Kyla has a comfortable life–she works in a department store, has a long-term boyfriend who cherishes her, and has been working her way toward finishing her college degree. She’s twenty-six, and hopes she’s finally settled on what she wants to do with her life when she enrolls in a sociology class. What she doesn’t expect is for one of her classmates, Stephanie, to change her world completely. As Kyla gets closer and closer to her new friend, she begins to question her identity and her relationships with everyone around her, especially her boyfriend Jeff.

I won’t claim that this book is particularly well-written, or that I liked Kyla as a character, but it’s similar to natural disaster footage that you can’t look away from, watching her shoot herself in the foot as she struggles to figure out what she wants in time to save either her relationship with Jeff (and her safe identity as a straight black woman) or her chance at a future with Steph. The stigma and the potential heartache she’s facing is real, but Rashan paints Kyla as so avoidant and indecisive that it’s very difficult to be sympathetic when everything blows up on her.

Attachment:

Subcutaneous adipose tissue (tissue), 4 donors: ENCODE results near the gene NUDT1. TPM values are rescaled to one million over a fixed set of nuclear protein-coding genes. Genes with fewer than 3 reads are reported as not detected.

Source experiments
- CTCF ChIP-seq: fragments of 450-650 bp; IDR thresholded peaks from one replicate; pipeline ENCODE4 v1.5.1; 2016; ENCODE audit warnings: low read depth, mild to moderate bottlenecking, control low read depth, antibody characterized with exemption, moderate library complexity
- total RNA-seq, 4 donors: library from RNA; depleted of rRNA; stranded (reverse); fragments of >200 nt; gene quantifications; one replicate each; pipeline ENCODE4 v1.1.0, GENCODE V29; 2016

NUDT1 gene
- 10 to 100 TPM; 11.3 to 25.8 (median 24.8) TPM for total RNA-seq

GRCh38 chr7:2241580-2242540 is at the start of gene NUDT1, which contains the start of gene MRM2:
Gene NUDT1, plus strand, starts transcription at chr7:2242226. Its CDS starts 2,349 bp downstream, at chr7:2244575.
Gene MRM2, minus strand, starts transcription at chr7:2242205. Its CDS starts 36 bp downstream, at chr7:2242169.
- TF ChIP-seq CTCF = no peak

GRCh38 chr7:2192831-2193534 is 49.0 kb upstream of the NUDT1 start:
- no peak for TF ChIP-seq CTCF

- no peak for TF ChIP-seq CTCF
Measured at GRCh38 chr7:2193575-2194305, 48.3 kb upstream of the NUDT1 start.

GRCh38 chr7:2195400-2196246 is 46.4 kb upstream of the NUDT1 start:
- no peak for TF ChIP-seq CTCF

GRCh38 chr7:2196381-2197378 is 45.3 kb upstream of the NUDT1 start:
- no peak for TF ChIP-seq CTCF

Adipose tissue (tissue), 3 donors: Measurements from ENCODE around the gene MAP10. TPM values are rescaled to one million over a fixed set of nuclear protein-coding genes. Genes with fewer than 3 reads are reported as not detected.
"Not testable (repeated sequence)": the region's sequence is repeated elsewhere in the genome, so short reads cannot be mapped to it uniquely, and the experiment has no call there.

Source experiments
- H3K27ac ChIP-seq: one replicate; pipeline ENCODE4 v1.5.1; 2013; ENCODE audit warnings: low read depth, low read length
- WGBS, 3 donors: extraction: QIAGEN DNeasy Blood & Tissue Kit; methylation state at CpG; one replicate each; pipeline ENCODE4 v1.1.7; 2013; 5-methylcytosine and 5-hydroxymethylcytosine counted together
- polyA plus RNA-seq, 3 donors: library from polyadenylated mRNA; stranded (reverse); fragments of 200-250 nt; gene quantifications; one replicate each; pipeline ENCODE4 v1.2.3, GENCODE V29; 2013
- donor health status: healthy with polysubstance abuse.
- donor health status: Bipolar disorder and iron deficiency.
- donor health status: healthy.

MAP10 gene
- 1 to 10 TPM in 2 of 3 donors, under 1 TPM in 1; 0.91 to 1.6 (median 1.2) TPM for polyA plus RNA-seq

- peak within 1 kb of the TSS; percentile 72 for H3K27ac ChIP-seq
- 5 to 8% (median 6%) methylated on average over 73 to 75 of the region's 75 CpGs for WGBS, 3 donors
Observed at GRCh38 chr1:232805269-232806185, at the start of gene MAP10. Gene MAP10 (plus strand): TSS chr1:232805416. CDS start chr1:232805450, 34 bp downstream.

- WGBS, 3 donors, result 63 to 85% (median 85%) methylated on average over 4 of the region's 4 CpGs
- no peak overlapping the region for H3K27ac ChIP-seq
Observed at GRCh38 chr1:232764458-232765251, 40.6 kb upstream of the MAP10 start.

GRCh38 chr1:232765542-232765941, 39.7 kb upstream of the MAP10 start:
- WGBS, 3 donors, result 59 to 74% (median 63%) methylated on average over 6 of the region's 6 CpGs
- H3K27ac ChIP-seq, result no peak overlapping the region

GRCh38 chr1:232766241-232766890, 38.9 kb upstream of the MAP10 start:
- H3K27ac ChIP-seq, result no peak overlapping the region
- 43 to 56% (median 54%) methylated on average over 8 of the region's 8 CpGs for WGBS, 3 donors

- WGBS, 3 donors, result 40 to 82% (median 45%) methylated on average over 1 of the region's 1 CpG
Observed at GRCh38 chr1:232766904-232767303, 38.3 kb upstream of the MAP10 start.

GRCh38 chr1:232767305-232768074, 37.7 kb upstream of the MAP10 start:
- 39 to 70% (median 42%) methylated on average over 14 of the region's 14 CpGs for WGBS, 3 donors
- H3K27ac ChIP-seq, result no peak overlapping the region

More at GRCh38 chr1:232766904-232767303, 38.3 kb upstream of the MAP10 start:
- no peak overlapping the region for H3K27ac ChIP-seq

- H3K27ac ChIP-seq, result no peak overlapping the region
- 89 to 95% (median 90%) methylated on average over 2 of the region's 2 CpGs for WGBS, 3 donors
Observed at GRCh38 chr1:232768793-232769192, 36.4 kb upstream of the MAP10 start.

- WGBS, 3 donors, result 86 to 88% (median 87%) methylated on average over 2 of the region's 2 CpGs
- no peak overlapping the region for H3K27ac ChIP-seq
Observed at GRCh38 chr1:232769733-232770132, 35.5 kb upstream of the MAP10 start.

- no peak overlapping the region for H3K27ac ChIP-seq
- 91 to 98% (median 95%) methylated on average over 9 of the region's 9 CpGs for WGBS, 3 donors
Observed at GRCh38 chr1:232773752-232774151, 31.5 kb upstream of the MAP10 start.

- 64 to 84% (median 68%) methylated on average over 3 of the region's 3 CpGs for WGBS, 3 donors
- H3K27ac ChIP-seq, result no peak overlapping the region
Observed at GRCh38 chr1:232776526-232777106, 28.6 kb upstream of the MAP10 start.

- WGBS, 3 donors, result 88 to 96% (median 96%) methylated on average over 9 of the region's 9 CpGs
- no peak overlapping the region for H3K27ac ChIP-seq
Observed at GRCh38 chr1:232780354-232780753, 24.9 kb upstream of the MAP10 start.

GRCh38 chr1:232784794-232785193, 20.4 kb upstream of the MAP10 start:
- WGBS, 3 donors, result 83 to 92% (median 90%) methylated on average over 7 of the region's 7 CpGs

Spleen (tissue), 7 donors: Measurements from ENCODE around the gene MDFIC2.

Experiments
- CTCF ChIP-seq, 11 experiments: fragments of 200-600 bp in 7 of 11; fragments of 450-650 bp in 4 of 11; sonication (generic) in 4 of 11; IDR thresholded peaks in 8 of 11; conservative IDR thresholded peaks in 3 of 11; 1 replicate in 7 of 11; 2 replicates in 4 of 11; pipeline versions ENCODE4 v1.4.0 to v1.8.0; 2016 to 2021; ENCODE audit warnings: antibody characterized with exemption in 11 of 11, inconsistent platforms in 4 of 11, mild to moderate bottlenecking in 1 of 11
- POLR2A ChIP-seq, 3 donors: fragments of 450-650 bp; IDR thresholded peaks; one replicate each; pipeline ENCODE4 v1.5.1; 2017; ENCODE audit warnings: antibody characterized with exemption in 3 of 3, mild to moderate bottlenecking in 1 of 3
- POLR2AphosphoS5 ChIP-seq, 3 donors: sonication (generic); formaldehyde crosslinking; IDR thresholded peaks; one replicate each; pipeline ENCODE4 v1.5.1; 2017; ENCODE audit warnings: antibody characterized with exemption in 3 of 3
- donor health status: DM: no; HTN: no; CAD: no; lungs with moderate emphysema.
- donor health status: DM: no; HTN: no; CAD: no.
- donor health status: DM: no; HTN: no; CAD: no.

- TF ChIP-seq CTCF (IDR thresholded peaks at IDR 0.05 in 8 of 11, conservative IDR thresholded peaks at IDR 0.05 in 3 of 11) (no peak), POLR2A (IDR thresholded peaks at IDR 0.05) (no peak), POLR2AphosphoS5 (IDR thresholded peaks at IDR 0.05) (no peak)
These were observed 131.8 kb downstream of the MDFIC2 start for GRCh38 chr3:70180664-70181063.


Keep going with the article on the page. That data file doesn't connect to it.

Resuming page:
Originally published in 2003, the book has some dated references, and Rashan spends more time than I’m accustomed to in a lesbian romance describing outfits and makeup application. But she does do an excellent job of painting the dilemma that Kyla faces, her feelings, and the societal limitations that paralyze her.